Bug 74554 - Periodical hang of system on harddisk I/O
Periodical hang of system on harddisk I/O
Status: CLOSED CURRENTRELEASE
Product: Red Hat Linux
Classification: Retired
Component: kernel (Show other bugs)
7.3
athlon Linux
high Severity medium
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Assigned To: Arjan van de Ven
Brian Brock
:
Depends On:
Blocks:
  Show dependency treegraph
 
Reported: 2002-09-26 12:24 EDT by Mathias Retzlaff
Modified: 2008-08-01 12:22 EDT (History)
1 user (show)

See Also:
Fixed In Version:
Doc Type: Bug Fix
Doc Text:
Story Points: ---
Clone Of:
Environment:
Last Closed: 2004-09-30 11:39:57 EDT
Type: ---
Regression: ---
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oVirt Team: ---
RHEL 7.3 requirements from Atomic Host:
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Description Mathias Retzlaff 2002-09-26 12:24:40 EDT
From Bugzilla Helper:
User-Agent: Mozilla/4.0 (compatible; MSIE 5.0; Windows 98; DigExt; 
UiuqmHmqouVilORJ)

Description of problem:
Periodical hang of system (~10 sec)
-----------------------------------

OS: Redhat Linux 7.3  Kernel 2.4.18-3custom #5 SMP i686 
CPU: Dual Athlon 2000+
RAM: 2 GB registered ECC
HardDisks: 2x Maxtor 80GB
              2x 15GB SoftwareRaid-Partions (Mirrored) are in use

Description:
Systems behaves normally until I'm starting an java-based Chatserver that 
creates an great amount of load on harddisks.

From that point on system stops every ~350(this number varies very much) sec 
and hangs for ~10-15 sec. After that it continues without any problems until 
next 350 sec are over and then pauses again.

By testing I found out that when the error occures all threads in the system go 
on running, until they do I/O to the harddisk. At that point they stop and wait 
for more than 10 seconds and then go on with their work. Threads that do not 
write to the harddisk do not stop, even if they make output to networkcard or 
console.

My first idea was, that this was caused by the journaling of the ext3-fs. So I 
changed the "ext3" entries in fstab to "ext2" and did a reboot, but the error 
keeps on occuring.

The file-system is a SoftwareRaid - RaidLevel 1  with ext3 used on it.

Here is the output of a perl-script I wrote. It sleeps for 1 second and then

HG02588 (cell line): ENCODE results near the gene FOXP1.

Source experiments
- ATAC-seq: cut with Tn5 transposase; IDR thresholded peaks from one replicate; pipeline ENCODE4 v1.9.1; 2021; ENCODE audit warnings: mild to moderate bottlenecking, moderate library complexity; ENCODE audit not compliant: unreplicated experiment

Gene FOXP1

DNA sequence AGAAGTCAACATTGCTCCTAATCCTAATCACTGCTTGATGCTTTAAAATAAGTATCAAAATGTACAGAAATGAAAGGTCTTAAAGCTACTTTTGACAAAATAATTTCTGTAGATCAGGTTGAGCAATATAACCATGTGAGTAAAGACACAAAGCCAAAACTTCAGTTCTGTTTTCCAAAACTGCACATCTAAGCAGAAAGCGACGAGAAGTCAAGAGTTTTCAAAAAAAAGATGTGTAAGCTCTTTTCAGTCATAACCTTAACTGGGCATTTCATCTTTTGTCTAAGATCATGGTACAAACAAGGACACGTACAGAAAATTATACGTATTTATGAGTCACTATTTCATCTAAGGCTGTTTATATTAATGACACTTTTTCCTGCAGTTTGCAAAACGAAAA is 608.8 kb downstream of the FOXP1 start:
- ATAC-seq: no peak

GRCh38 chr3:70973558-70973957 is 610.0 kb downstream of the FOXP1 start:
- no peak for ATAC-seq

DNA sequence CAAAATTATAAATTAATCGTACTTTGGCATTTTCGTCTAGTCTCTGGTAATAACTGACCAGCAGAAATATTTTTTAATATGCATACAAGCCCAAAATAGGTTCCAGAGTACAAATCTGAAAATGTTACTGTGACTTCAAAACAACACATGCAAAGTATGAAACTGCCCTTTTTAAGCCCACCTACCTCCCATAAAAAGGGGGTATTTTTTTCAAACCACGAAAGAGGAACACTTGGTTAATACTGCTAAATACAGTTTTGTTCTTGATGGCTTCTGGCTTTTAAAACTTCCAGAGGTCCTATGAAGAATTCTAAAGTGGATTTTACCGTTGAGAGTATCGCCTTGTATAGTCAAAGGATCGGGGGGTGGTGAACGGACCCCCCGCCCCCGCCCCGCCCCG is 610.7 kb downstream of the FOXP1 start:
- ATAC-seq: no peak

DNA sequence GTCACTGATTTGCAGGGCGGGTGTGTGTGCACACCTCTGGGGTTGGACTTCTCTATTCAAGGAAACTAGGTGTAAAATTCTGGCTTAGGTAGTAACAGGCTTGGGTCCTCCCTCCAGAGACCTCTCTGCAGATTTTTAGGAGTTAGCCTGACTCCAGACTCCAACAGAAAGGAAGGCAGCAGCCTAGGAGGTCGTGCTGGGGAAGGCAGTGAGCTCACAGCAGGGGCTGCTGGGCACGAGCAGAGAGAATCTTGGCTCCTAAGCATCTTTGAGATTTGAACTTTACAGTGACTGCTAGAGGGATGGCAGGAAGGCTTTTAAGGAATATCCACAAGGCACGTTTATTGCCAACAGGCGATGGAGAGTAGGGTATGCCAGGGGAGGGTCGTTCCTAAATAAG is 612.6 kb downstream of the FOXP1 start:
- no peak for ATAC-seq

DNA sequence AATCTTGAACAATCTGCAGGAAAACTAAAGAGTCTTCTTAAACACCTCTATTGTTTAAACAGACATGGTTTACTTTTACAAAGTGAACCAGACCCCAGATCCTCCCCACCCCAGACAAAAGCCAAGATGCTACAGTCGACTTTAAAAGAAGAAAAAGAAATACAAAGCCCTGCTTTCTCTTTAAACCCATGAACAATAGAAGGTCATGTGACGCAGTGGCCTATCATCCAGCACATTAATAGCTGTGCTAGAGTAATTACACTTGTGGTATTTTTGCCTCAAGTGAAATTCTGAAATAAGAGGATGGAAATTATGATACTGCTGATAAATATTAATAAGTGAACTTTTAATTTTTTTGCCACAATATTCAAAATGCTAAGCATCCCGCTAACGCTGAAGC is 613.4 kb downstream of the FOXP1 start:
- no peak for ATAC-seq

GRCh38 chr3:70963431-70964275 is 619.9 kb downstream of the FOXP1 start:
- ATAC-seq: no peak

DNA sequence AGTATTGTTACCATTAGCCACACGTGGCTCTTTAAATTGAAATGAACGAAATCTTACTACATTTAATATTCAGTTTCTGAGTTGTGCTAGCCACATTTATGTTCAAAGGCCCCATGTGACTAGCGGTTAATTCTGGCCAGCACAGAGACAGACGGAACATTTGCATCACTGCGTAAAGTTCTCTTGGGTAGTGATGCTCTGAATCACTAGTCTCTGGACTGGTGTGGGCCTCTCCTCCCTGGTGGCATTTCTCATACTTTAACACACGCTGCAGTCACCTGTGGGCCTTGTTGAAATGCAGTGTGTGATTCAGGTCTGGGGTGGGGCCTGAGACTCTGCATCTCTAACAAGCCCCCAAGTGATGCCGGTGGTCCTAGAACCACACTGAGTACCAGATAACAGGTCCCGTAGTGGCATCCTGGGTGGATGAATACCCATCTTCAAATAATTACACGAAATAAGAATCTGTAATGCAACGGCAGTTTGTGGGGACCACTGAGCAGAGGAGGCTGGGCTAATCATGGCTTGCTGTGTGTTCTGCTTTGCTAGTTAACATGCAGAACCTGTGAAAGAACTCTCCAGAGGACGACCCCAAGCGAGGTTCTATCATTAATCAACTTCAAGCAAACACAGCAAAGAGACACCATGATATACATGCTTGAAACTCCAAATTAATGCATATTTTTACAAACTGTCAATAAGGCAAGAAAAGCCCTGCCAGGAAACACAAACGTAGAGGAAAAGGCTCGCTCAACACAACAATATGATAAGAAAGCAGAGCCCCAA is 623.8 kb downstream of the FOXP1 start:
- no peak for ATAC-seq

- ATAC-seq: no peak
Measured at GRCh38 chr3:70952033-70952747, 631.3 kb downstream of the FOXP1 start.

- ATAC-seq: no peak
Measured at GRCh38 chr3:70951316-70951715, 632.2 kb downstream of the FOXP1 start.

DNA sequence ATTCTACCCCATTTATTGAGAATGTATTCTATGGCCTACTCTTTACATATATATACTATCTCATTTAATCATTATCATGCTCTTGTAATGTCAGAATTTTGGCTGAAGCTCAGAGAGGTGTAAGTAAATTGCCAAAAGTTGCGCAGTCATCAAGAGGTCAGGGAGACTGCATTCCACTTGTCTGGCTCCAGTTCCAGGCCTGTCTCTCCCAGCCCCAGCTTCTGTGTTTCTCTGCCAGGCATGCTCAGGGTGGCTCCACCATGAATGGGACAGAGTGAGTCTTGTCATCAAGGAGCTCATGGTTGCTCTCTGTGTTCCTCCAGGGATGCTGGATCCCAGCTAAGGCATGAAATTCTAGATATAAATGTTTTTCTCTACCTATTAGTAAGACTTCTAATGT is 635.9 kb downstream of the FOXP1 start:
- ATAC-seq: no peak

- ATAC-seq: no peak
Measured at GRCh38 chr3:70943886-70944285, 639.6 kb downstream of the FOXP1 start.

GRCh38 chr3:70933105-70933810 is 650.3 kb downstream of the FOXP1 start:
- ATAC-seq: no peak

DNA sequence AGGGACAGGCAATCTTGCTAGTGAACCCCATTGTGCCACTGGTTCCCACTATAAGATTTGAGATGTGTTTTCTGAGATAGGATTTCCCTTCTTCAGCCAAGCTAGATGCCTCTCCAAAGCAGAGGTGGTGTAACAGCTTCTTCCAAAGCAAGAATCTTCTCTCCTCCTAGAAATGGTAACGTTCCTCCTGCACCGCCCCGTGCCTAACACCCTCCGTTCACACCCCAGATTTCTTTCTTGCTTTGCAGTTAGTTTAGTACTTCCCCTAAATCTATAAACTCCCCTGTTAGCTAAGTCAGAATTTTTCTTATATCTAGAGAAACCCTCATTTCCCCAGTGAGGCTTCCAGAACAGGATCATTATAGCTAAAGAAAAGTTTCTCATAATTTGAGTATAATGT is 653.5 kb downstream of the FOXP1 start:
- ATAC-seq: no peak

checks, how long it really did sleep. If this script only writes to console and 
I look at the output in my ssh terminal, it does not notice any unnormally long 
sleeps. If it writes to the harddisk (by redirecting the output to a file) it 
does notice unnormally long sleeps:

[...]
Sleep for: 11 sec   Time since lastoccurence: 408 sec
Sleep for:  6 sec   Time since lastoccurence: 297 sec
Sleep for: 13 sec   Time since lastoccurence: 325 sec
Sleep for: 12 sec   Time since lastoccurence: 275 sec
Sleep for: 11 sec   Time since lastoccurence: 408 sec
Sleep for:  6 sec   Time since lastoccurence: 297 sec
Sleep for: 13 sec   Time since lastoccurence: 325 sec
Sleep for: 12 sec   Time since lastoccurence: 275 sec
Sleep for: 13 sec   Time since lastoccurence: 499 sec
Sleep for: 15 sec   Time since lastoccurence: 342 sec
Sleep for:  9 sec   Time since lastoccurence: 260 sec
Sleep for: 14 sec   Time since lastoccurence: 728 sec
[...]

At the exactly same moments also the chatserver(and as far as I can see, every 
other thread either) waits for the same amount of time.

So I would be very pleased, if someone could give me a solution to the problem 
or a hint what to look for.
If you require more information about the system, please mail me at
hangbug@kaum-bekannt.de

Thanks in advance

Mathias Retzlaff


Version-Release number of selected component (if applicable):


How reproducible:
Always

Steps to Reproduce:
1.Don't know how to reproduce it on another system.
2.
3.
	

Actual Results:  the system stops periodically

Expected Results:  the system should run without hanging

Additional info:
Comment 1 Arjan van de Ven 2002-09-26 12:27:18 EDT
can you check if IDE DMA is turned on (hdparm -i /dev/hda) ?
Comment 2 Mathias Retzlaff 2002-09-26 12:33:34 EDT
[root]# hdparm -i /dev/hda

/dev/hda:

 Model=MAXTOR 6L080L4, FwRev=A93.0500, SerialNo=664219358072
 Config={ HardSect NotMFM HdSw>15uSec Fixed DTR>10Mbs }
 RawCHS=16383/16/63, TrkSize=32256, SectSize=21298, ECCbytes=4
 BuffType=DualPortCache, BuffSize=1819kB, MaxMultSect=16, MultSect=16
 CurCHS=16383/16/63, CurSects=16514064, LBA=yes, LBAsects=156355584
 IORDY=on/off, tPIO={min:120,w/IORDY:120}, tDMA={min:120,rec:120}
 PIO modes: pio0 pio1 pio2 pio3 pio4 
 DMA modes: mdma0 mdma1 mdma2 udma0 udma1 udma2 udma3 udma4 *udma5 udma6 
 AdvancedPM=no WriteCache=enabled
 Drive Supports : ATA/ATAPI-5 T13 1321D revision 1 : ATA-1 ATA-2 ATA-3 ATA-4 
ATA-5 

Comment 3 Stephen Tweedie 2002-09-26 12:52:51 EDT
hdparm -i only shows what we negotiated at fs discovery time.  If we've dropped
to pio due to IO errors, you'll need normal "hdparm /dev/hd*" output to show that.

Are there any kernel messages showing up in /var/log/messages which might
indicate problems talking to this disk?

Also, do you see the same problem if you use the standard Red Hat kernels?
Comment 4 Mathias Retzlaff 2002-09-26 14:17:13 EDT
[root]# hdparm /dev/hda

/dev/hda:
 multcount    = 16 (on)
 I/O support  =  0 (default 16-bit)
 unmaskirq    =  0 (off)